2. Select the Build tab.
  3. On the left, click TOOLS, and then click Account linking.
  4. Add your app's redirect URLs.
    By adding your app's redirect URLs, you're giving the client ID permission for the alexa::skills:account_linking scope.

For details, see URLs and endpoints, FAQ, Skill Enablement REST API Reference.

You can also perform this task by using Alexa Skills Kit Command Line Interface (ASK CLI) or the Alexa Skill Management API (SMAPI).

Solution 2

Add the desired account to the skill's beta pool. For details, see Skill Beta Testing for Alexa Skills.

Issue: "Invalid account linking credentials" error

Symptoms

You receive an Invalid account linking credentials error when you call the skill enablement API.

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This error can occur when you use an unsupported OAuth 2.0 server.

To complete your account linking configuration, you must implement a full authentication server. Otherwise, Alexa fails to exchange the authorization code for an access token for the user. Implementing default account linking (starting from the Alexa app) is a part of implementing the app-to-app account linking flow. For details, see Implement Account Linking in Your Skill.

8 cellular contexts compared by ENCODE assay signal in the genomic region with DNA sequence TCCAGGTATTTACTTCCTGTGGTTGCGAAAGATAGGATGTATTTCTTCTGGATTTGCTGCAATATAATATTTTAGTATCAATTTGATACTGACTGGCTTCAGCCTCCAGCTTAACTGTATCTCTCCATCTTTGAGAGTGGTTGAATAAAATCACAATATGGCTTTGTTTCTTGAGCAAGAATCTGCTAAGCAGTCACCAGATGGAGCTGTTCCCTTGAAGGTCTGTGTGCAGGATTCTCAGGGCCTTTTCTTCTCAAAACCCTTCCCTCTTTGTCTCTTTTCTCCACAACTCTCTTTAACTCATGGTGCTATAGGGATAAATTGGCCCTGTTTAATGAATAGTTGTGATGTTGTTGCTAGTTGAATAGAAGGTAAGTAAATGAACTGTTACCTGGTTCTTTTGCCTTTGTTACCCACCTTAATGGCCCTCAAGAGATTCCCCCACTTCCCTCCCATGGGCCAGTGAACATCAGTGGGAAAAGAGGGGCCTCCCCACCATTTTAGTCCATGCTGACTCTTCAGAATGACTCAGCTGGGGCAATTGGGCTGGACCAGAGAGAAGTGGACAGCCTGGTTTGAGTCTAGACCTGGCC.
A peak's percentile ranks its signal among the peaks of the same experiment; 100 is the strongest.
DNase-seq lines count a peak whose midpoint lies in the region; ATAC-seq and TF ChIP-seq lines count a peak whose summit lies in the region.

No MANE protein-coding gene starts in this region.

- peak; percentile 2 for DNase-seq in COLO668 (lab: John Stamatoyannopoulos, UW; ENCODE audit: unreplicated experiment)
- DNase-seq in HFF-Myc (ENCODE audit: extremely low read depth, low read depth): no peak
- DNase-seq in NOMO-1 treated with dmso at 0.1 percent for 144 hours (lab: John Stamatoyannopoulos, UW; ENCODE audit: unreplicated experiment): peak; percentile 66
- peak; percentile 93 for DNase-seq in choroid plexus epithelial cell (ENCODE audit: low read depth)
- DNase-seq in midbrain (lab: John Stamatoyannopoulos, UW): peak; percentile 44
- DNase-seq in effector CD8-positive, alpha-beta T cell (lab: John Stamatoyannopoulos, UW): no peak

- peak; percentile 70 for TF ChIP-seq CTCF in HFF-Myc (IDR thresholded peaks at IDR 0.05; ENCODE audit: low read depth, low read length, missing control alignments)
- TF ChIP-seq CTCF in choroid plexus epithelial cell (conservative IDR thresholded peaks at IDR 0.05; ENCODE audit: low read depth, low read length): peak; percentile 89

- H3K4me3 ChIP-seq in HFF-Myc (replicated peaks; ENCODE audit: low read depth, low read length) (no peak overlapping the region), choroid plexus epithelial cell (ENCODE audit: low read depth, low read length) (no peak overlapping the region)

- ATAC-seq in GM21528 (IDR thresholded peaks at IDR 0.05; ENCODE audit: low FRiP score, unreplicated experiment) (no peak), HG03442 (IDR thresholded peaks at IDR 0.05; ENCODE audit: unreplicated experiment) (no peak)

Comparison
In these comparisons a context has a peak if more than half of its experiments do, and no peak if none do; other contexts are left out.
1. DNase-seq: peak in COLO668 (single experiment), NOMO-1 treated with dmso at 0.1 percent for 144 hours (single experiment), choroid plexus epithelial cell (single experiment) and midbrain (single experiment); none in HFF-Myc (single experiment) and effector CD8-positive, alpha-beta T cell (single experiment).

Issue: "Could not contact provider of account linking credentials" error

Symptoms

You receive a Could not contact provider of account linking credentials error when you call the skill enablement API.

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This error can occur when Alexa can't connect to your token exchange server.

Review the logs of your token exchange server and verify that the request was successfully received. If an error occurred, identify the root cause from your logs.

Issue: Account linking doesn't complete

Symptoms

After the app-to-app account linking flow, the skill isn't enabled and the account isn't linked for the user.

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This issue can occur when you don't call the skill enablement API to create the enablement with the account link.

Look into your logs to make sure that the call to the skill enablement API is happening as part of the app-to-app (starting from your app) flow to complete account linking. For details, see Enable skill and account link.

Issue: The Login with Amazon (LWA) fallback flow doesn't work

Symptoms